What bothers me most with addiction and death with young artists in Hollywood is that many of them are managed and influenced by older artists and individuals who have been in the business longer. These people are enabling the addictive behaviors and seemingly ignoring the problem all for the sake of views and revenue, and the expense of this seems to be the life and well-being of the artist. Since when did it become alright to inspire people through normalization of addiction? Since when did an over-consumption of prescriptions, and mixing drugs become almost expected as an artist?
As a writer and an artist myself, I watched my mother – an artist – change her outlet for her mental struggles from art and playing guitar to alcohol and silence. Watching her die in front of me left a huge scar on my being, and I walked away with anxiety issues and post traumatic stress. My outlet was alcohol and over-consumption of food for about three years, until I realized I didn’t want to live my life out like she did, and I took up writing, painting, and music as outlets. My work, generally dark, allows me to flush out bad feelings I would have otherwise drowned and have a more positive verbal and mental outlook on life.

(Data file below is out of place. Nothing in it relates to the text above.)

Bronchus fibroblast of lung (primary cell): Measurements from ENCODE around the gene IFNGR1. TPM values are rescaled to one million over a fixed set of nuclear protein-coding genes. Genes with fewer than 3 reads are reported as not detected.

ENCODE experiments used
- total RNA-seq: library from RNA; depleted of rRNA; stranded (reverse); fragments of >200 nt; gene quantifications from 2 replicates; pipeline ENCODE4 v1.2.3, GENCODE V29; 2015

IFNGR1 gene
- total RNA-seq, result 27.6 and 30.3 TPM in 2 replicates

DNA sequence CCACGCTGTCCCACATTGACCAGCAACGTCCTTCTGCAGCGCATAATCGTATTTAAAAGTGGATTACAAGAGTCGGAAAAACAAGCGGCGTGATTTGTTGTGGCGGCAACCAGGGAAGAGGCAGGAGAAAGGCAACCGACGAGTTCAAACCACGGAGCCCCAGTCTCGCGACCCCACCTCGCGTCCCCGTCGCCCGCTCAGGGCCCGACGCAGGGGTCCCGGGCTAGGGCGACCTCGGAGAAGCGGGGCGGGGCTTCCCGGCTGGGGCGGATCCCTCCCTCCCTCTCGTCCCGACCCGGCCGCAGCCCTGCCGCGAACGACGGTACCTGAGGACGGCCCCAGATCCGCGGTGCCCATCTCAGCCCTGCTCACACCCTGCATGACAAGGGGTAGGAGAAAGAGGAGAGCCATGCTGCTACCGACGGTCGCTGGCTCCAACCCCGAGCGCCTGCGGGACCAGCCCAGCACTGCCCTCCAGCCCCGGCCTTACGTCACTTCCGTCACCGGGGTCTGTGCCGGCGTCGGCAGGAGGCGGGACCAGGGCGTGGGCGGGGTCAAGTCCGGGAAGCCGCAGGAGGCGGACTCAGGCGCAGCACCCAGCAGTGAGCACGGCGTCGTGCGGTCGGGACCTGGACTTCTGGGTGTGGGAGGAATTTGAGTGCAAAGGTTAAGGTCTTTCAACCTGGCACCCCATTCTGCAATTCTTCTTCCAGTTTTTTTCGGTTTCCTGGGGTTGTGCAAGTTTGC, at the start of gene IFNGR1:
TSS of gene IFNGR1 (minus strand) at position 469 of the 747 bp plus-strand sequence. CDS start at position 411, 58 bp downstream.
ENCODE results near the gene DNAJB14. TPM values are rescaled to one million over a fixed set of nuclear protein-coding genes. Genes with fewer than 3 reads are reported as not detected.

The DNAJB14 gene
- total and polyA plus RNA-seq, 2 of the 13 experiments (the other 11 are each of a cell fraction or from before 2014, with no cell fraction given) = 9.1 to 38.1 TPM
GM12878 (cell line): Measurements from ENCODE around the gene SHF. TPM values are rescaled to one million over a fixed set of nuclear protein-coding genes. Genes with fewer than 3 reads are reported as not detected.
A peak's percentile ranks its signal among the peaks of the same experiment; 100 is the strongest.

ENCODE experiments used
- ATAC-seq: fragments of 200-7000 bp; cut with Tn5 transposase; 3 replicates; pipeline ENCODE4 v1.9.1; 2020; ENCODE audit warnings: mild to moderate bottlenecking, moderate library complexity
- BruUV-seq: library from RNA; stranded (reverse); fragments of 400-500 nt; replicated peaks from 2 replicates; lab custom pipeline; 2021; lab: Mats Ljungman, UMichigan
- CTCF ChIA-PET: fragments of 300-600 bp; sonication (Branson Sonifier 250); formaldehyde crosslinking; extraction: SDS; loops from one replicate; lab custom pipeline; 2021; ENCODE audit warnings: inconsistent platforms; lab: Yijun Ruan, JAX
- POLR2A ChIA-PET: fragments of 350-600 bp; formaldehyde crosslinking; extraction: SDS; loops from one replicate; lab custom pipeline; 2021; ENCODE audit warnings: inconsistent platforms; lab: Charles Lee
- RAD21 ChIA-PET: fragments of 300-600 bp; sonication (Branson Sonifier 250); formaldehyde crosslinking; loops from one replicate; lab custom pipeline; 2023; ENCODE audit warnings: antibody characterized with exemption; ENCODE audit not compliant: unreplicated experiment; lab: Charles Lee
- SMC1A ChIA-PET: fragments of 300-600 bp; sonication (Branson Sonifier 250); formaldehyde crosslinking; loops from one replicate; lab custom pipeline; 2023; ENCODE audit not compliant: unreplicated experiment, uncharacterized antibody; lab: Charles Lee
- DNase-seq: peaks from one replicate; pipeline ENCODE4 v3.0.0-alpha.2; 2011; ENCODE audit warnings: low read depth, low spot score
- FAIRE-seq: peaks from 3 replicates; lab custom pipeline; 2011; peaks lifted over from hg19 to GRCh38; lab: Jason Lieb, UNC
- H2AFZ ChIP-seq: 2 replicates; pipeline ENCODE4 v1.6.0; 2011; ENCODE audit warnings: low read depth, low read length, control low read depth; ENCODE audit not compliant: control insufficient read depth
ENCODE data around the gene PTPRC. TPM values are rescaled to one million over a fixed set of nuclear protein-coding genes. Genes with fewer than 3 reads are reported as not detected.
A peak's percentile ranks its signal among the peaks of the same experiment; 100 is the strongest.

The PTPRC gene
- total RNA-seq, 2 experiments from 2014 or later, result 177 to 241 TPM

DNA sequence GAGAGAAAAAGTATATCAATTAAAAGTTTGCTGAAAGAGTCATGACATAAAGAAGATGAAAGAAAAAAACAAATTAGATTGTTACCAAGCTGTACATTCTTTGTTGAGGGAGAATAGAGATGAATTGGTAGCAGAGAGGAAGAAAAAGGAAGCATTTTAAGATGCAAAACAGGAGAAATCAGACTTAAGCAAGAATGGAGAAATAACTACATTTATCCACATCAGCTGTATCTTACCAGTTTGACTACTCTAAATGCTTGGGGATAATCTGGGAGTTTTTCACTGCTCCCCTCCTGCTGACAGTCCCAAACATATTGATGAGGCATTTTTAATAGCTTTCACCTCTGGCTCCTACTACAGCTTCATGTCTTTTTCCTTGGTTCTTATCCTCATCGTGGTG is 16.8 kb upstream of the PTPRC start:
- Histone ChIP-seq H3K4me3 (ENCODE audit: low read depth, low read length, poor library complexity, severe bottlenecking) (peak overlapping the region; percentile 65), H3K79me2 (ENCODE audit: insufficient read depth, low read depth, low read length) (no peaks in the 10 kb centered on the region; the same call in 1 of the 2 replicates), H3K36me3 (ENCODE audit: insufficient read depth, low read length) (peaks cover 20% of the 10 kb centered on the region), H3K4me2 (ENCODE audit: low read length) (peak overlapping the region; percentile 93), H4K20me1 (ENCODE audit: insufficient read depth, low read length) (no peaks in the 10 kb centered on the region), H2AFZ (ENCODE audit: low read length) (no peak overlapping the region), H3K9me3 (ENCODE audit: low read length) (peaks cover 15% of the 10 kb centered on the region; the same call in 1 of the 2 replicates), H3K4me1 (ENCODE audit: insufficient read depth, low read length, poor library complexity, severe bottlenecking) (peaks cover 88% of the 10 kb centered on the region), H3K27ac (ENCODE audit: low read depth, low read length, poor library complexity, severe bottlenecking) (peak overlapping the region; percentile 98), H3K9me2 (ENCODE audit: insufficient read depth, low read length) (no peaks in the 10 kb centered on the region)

I do not doubt an increased pressure on artists to create what the public wants to hear rather than what’s in their own heads and hearts, but as a mass population I feel giant steps need to be made to stop desensitizing ourselves to the blatant and oftentimes open addictions in Hollywood where cries for help are said through song and we are more concerned about views and popularity rather than taking care of each other. We need to stop forgetting humanity at the expense of entertainment and money, and stop feeling entitled to having artists at the mercy of the public.